What is clear is that Turkey will not willingly surrender its territorial zone of control in northwest Syria back to Bashar al-Assad out of concern that it would lose leverage on the ground in Syria to prevent the establishment of a PKK safe haven. And while that might seem to be an advantage for current U.S. policy, it is also a problem. That problem relates to Turkey’s aggressive posture towards the SDF and the YPG, which is what brought the Turkish military on the ground in Syria to begin with when it launched Operation Euphrates Shield in August 2016.44 Erdogan’s decision to enter Syria, motivated by a desire to prevent what the Turkish government feared would be a contiguous, Kurdish-controlled zone stretching across its southern border with Syria, and to a lesser extent to clear ISIS from its last stronghold near the border, has been one of the most consequential decisions of the war. More than two years later, Turkey has slowly but steadily worked by, with, and through its Syrian rebel proxy groups to gain additional pieces of territory in northwest Syria, adding the Afrin region in February, and as a result of the recently announced deal with Russia, it is adding Greater Idlib and its surrounding areas.

What makes Greater Idlib so difficult is that there is no easy path for Turkey and the United States to uproot al Qaeda and similar organizations from this region because the truth is that these groups have developed a significant degree of community cover from the local Syrian population. All of the major extremist groups in Greater Idlib, including Huras al-Din (the declared al Qaeda affiliate in Syria) with an estimated 500 fighters, Hayat Tahrir al-Sham (once Jabhat al-Nusra, the former declared al Qaeda affiliate in Syria) with an estimated 8,000-10,000 fighters, the Turkistan Islamic Party (which was founded by ethnic Uighur jihadist fighters) with an estimated 1,500-2,000 fighters, and Jund al-Aqsa (which has ties to ISIS) with an estimated 1,500 fighters, are to one degree or another tightly woven into the local Syrian community in Greater Idlib. These organizations, although they include a significant number of foreign fighters, also possess many Syrian members and are actively involved in the security and governance of the region.

Taking them on will not be easy, and will likely result in bloodshed and mass displacement inside of Greater Idlib, which will impose a human and political cost on Turkey and potentially the United States if it joins Turkey in that effort. Turkey’s preferred method in Greater Idlib is to use its various Syrian rebel proxy forces to take on al Qaeda and similar organizations, especially the National Liberation Front (NLF) with an estimated 25,000-30,000 fighters and the Syrian National Army, also with an estimated 25,000-30,000 fighters. The NLF is an umbrella organization of different armed opposition groups, while the Syrian National Army is directly trained, paid, and armed by Turkey and is predominately based in the Turkish-controlled border areas in northern Aleppo governorate. The NLF includes armed opposition groups that were vetted by the CIA and previously received U.S. military support, although these groups are not the majority of the fighters within the NLF. Despite these manpower advantages, it is unclear if either the NLF or the Syrian National Army have the capability, or the desire, to engage in a bloody civil war inside of Greater Idlib. Least of all a war against organizations that share their immediate goal of overthrowing the Assad government.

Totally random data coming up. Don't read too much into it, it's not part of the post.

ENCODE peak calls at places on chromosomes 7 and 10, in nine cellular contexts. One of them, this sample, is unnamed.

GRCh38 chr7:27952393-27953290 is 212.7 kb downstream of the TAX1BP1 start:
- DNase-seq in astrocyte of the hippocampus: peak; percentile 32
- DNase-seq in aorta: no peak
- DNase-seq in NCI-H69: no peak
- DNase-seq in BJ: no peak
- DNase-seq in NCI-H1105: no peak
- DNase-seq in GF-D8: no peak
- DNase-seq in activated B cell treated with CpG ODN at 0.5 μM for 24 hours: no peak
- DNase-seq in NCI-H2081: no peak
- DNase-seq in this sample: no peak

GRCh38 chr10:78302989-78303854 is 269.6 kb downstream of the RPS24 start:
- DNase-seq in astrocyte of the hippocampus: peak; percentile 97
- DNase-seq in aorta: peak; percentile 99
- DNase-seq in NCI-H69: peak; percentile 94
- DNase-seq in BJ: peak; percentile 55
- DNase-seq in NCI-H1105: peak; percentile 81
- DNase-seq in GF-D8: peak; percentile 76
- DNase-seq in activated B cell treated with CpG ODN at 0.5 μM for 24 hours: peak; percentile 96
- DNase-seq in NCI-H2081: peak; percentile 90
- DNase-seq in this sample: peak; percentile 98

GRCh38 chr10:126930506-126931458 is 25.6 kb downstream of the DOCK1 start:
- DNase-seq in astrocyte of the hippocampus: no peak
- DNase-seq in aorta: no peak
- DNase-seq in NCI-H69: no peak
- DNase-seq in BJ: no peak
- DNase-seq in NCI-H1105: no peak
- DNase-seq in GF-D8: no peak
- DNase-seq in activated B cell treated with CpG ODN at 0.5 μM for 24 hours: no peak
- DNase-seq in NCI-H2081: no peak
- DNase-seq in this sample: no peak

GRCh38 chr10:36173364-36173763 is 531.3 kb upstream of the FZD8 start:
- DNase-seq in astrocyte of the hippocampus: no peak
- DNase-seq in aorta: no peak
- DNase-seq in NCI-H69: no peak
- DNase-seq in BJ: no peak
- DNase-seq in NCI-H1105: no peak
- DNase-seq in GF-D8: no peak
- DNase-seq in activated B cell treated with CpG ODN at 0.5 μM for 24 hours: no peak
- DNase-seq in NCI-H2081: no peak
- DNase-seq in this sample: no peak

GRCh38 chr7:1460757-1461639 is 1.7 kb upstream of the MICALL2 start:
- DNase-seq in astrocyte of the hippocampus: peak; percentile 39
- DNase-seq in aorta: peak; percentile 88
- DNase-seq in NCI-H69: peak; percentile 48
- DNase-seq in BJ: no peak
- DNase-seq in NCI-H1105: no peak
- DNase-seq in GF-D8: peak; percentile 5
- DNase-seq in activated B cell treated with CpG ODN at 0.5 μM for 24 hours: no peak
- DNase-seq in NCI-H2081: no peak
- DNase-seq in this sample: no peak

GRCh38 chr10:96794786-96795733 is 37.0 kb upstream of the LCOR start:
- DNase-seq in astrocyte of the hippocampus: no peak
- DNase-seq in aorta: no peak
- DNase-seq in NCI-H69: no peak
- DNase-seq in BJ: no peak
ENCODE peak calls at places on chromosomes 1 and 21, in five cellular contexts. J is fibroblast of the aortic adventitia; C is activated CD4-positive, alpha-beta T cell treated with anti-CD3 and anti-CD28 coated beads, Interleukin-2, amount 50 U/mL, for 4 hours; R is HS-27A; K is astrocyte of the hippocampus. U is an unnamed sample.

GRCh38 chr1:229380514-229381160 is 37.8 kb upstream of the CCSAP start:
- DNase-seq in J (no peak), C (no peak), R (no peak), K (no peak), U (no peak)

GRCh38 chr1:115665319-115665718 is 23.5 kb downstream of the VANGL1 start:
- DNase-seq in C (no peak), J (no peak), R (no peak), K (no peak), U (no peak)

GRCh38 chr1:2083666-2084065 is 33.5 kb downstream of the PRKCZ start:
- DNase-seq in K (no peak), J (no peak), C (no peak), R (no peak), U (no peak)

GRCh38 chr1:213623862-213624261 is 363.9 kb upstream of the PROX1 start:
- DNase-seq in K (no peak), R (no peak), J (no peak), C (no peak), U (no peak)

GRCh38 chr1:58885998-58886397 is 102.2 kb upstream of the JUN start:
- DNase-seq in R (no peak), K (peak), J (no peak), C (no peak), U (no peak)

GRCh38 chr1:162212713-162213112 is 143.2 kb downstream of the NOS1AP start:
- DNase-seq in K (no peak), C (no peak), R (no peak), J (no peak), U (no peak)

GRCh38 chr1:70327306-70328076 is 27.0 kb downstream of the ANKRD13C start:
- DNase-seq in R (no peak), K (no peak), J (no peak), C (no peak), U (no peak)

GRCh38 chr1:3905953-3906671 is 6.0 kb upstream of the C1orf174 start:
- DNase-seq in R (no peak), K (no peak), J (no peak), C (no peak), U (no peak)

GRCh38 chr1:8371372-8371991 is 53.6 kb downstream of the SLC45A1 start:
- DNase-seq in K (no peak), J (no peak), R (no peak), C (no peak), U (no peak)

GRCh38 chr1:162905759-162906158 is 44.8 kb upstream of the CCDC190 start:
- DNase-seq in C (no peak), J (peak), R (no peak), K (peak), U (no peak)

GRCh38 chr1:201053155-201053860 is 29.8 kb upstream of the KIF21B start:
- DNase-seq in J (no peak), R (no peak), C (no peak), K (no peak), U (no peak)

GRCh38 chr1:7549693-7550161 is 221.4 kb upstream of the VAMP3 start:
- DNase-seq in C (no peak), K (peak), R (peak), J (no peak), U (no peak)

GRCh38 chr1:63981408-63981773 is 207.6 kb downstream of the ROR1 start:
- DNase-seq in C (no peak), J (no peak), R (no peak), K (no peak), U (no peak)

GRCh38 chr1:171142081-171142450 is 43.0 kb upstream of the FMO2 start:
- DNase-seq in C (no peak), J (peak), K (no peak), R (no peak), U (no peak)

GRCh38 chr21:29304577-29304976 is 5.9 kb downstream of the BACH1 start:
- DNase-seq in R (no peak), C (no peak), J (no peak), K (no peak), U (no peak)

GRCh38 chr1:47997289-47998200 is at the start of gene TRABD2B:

Despite receiving Turkish training, and in the case of the Syrian National Army funding from Turkey, these rebel forces are still at best makeshift armies.45 And both of these forces are riddled with questionable actors and include group such as the militant Salafist, al Qaeda nurtured, and frequent Hayat Tahrir al-Sham ally, the organization Ahrar al-Sham, that share the same end state goal in Syria as Hayat Tahrir al-Sham.46 Their quarrel with each other is over who has the power within the opposition and how to govern who gets its spoils, not over what end state comes out of the revolution. With these Syrian rebel “armies,” it remains to be seen if Turkey really can remove al Qaeda and similar organizations from Greater Idlib all alone.

It is also true that further conflict could erupt in Greater Idlib, as the Syrian armed opposition does not want to give up the war against Bashar al-Assad.47 This is a common feature of the armed opposition throughout Syria, and this resistance against the return of the Assad government is shared among a diverse range of current and former rebel fighters, such as in the “reconciled” areas of southwest Syria, by Arab fighters that are part of the SDF, and through the array of armed opposition groups in Greater Idlib. One dynamic about Greater Idlib that bears careful attention is that Greater Idlib has the largest concentration of armed opposition fighters remaining in the conflict. This is the product of the size and concentration of local armed opposition groups in Greater Idlib, including al Qaeda and similar organizations, and because Greater Idlib is the dumping ground for rebel fighters that did not want to cut reconcile with the Assad government in other areas of Syria. Greater Idlib is the abode of the violent anti-Assad movement in Syria, and despite Turkey’s effort to organize the wide array of groups in Greater Idlib under its control, in one manner or another, continuing the military campaign against the Assad government remains a key objective of the groups that are based there.